Let me quickly address the headline. Some may be arguing that my headline is wrong. Stadia was shown to already work, and that it’s test run ran pretty smoothly. That is true. Stadia does technically work, but it only works for the few, and even then, it may not be the smoothest experience. Also, by work, I don’t mean that it will fail. Stadia will most likely make a huge profit for Google. Hell, it’ll probably lead to many a great things, but it’s not the idea or really anything in Google’s control, that will keep it from working for the masses. The internet infrastructure just simply isn’t there.
The first road block that Stadia will run into is that many countries just don’t have access to broadband internet speeds. Broadband might be there, but prices might put it out of reach for the population in many countries. Another thing is data caps. Many countries, like the UK, have internet data caps. You only have so much data a month. This limits everything, from downloads to streaming, but imagine if you’re streaming a game at 4k. You could likely use your entire data in one session. If that was the case, then why would anyone use the service? They wouldn’t. Even at 1080p, the amount of data used would eclipse anything that you would see from Netflix or Hulu. This would put Stadia out of reach to a sizable population of the world. Why waste my data on Stadia when I could just download the game or buy it physically, and stay under the data cap?
Let’s throw away data caps and try to focus on just the US. There are plenty of people to serve in the US, and after all, that is where Google is based. Is it possible for Stadia to have a giant player base in the states? Not really. It depends on what you consider “giant”. A few million is a lot of users, but far from what Google would likely want. According to the FCC, Google’s Stadia wouldn’t have much trouble. According to FCC data, over 90% percent of Americans have access to broadband internet. That would be good news if those numbers weren’t crap. Govtech.com reported that Microsoft directly disputed the FCC’s claims.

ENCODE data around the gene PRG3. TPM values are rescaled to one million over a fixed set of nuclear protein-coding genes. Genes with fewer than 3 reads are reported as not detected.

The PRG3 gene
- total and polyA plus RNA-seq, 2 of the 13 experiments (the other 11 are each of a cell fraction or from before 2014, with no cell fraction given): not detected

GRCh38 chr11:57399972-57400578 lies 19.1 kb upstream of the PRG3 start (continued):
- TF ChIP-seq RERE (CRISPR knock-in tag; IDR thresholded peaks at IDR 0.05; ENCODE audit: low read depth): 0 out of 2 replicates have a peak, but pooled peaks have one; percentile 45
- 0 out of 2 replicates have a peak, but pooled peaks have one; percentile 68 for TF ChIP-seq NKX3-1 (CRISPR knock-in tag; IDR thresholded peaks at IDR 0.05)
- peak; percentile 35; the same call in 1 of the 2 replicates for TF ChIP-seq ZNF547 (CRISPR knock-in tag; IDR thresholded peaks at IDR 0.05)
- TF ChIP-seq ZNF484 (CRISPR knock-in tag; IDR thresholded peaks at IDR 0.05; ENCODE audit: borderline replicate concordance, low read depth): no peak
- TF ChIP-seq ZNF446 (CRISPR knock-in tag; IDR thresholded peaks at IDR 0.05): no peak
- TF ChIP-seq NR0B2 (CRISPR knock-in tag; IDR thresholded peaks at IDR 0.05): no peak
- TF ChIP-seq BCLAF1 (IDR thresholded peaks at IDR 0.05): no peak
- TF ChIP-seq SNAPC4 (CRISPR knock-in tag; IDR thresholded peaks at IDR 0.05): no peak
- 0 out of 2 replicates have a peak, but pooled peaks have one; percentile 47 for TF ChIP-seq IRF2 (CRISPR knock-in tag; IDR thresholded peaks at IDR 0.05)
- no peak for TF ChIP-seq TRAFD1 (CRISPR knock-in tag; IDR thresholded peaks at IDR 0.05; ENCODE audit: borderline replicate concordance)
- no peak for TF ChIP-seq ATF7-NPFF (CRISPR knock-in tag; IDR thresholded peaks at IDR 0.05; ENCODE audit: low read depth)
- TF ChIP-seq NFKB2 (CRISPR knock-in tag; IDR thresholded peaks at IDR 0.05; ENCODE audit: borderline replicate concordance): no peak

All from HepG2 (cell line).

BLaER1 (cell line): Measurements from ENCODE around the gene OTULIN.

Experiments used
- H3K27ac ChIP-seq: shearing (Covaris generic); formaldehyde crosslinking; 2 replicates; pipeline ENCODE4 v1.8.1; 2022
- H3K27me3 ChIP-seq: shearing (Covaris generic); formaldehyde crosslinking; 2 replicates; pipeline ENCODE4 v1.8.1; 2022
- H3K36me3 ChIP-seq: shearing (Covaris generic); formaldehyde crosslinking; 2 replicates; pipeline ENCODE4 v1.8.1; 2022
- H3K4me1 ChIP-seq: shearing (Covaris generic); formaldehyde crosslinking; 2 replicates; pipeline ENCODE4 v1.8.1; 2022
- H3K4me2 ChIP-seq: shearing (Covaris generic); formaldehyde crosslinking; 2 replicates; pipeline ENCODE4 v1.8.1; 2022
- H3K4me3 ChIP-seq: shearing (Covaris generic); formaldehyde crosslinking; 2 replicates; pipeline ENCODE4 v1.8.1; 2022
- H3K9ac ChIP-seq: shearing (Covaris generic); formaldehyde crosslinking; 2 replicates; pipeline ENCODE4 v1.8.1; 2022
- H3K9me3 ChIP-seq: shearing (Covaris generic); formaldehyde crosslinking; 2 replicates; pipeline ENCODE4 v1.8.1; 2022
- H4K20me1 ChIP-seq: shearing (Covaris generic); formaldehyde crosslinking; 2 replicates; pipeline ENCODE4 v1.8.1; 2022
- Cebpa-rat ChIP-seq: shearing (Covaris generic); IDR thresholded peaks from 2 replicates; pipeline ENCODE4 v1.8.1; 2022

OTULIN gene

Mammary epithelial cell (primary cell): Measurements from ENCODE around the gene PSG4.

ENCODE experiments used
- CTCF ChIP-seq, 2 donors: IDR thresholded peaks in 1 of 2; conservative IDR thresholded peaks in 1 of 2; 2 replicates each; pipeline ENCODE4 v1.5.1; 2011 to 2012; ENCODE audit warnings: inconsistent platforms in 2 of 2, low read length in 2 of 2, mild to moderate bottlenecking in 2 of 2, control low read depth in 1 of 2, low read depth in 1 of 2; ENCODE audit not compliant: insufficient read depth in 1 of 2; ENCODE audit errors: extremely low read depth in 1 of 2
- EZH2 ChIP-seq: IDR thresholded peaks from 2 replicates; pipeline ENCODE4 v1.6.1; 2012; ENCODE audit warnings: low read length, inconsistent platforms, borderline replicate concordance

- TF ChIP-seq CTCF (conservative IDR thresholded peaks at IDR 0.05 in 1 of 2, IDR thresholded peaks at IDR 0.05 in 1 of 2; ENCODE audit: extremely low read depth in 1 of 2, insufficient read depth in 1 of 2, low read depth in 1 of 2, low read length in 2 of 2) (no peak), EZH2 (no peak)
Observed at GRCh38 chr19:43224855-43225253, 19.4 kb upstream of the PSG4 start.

The FCC claimed that only 24.7 million people didn’t have access to broadband internet, but Microsoft’s data suggests that over 162 million either don’t have access, or don’t use it. That’s a much bigger number. The number gets even larger when you factor in stability. There’s a difference in an ISP having the ability to get 25mbps (the speed at which Google claims is best to use Stadia) , and having stable/constant speeds of 25mbps. Most broadband providers can get near that number, but like to bounce up in down. In order to use Stadia at optimum levels, you would need a constant speed of 25mbps, which most people in America do not have.
I truly love the idea of Stadia, but the infrastructure just isn’t ready. Where I am, there is no internet, and I live not too far from the capitol of Texas. I have to use a glorified hotspot that I pay over 200 dollars a month for, and is limited to 150GB a month. Stadia is just not a possibility for me, neither is downloading updates, patches, games, etc. Everything I do has to be metered. Have to work as hard as I can to stay within the limit, which is a lot harder than one would think. For many people, they don’t even have this option due to just not having the money. Google could do something about this. They could force the expansion of the internet in the US, but they’re not. They used to, back when Google fiber was one of their tent poles, but now it just doesn’t seem to be one of their priorities. That together with net neutrality being killed, things aren’t looking good for the many people, like me, who want better internet access, but either can’t afford it, or can’t move to somewhere where there are more options.
Maybe Google will figure something out, but at this current moment in time, it looks like Stadia will remain just a lofty idea. A nice pipe dream that millions of people won’t have the ability to use. At least we’ll still have the dream.